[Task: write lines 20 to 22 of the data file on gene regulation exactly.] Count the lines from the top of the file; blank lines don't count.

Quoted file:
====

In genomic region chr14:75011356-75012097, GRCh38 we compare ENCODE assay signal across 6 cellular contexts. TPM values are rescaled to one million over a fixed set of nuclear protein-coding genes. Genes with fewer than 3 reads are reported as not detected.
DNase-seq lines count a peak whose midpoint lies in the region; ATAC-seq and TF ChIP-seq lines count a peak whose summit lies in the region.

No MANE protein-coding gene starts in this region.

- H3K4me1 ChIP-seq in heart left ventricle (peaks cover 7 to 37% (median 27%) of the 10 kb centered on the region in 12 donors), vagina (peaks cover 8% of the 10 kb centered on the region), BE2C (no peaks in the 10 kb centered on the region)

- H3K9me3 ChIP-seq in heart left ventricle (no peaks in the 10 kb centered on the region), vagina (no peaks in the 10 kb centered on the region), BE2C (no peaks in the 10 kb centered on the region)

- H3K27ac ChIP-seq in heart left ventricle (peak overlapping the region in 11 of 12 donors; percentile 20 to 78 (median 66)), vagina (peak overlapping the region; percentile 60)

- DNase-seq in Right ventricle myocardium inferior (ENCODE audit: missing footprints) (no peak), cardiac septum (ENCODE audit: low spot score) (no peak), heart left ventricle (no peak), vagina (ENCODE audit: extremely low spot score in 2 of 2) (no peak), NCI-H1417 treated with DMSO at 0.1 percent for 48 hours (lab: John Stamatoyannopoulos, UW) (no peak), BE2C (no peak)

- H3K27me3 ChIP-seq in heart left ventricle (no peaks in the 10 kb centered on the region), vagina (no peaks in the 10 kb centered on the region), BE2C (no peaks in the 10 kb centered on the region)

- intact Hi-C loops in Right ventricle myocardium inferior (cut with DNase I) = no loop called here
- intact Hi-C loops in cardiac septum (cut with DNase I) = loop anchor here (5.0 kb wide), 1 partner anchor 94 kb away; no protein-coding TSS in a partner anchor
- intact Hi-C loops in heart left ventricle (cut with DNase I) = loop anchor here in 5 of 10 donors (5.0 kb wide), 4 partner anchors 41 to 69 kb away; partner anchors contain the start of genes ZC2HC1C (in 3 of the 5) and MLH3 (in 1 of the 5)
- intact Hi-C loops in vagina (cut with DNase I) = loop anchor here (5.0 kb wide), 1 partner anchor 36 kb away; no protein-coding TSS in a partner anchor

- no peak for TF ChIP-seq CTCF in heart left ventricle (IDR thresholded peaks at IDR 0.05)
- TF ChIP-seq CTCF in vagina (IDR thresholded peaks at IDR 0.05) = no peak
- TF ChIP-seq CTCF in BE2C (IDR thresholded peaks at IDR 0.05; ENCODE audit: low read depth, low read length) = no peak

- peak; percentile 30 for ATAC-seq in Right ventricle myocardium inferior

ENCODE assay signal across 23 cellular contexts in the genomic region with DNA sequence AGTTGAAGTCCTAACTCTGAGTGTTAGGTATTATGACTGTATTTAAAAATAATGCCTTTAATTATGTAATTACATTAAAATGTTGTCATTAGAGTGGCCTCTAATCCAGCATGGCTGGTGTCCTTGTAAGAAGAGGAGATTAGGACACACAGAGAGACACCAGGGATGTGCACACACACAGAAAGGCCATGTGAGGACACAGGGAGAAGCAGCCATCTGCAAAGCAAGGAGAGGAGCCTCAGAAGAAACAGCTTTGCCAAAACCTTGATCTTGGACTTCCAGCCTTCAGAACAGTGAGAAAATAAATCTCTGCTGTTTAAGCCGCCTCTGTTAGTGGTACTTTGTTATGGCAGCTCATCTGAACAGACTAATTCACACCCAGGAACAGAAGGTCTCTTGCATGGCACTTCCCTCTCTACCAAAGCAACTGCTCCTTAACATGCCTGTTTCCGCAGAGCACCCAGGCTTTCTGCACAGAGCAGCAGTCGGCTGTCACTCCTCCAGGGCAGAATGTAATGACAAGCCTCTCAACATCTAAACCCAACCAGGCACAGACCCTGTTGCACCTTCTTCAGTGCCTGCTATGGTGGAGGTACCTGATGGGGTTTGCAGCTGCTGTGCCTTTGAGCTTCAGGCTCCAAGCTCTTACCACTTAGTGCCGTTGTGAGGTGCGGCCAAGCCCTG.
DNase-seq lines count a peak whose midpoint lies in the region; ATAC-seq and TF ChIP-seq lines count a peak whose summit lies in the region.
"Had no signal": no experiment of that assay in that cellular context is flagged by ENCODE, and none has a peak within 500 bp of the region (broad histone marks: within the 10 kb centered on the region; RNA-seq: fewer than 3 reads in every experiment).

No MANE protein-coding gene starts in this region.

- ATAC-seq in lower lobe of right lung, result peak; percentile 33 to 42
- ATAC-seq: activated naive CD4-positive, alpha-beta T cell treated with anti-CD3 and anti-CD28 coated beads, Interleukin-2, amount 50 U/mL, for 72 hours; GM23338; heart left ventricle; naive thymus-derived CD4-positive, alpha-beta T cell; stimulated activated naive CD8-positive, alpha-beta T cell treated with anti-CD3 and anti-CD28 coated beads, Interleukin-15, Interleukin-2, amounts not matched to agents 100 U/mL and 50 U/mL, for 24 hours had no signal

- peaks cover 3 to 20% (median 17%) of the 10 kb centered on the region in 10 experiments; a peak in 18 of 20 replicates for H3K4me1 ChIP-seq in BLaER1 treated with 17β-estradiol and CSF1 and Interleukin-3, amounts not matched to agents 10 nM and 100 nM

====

No MANE protein-coding gene starts in this region.

- ATAC-seq in lower lobe of right lung, result peak; percentile 33 to 42
- ATAC-seq: activated naive CD4-positive, alpha-beta T cell treated with anti-CD3 and anti-CD28 coated beads, Interleukin-2, amount 50 U/mL, for 72 hours; GM23338; heart left ventricle; naive thymus-derived CD4-positive, alpha-beta T cell; stimulated activated naive CD8-positive, alpha-beta T cell treated with anti-CD3 and anti-CD28 coated beads, Interleukin-15, Interleukin-2, amounts not matched to agents 100 U/mL and 50 U/mL, for 24 hours had no signal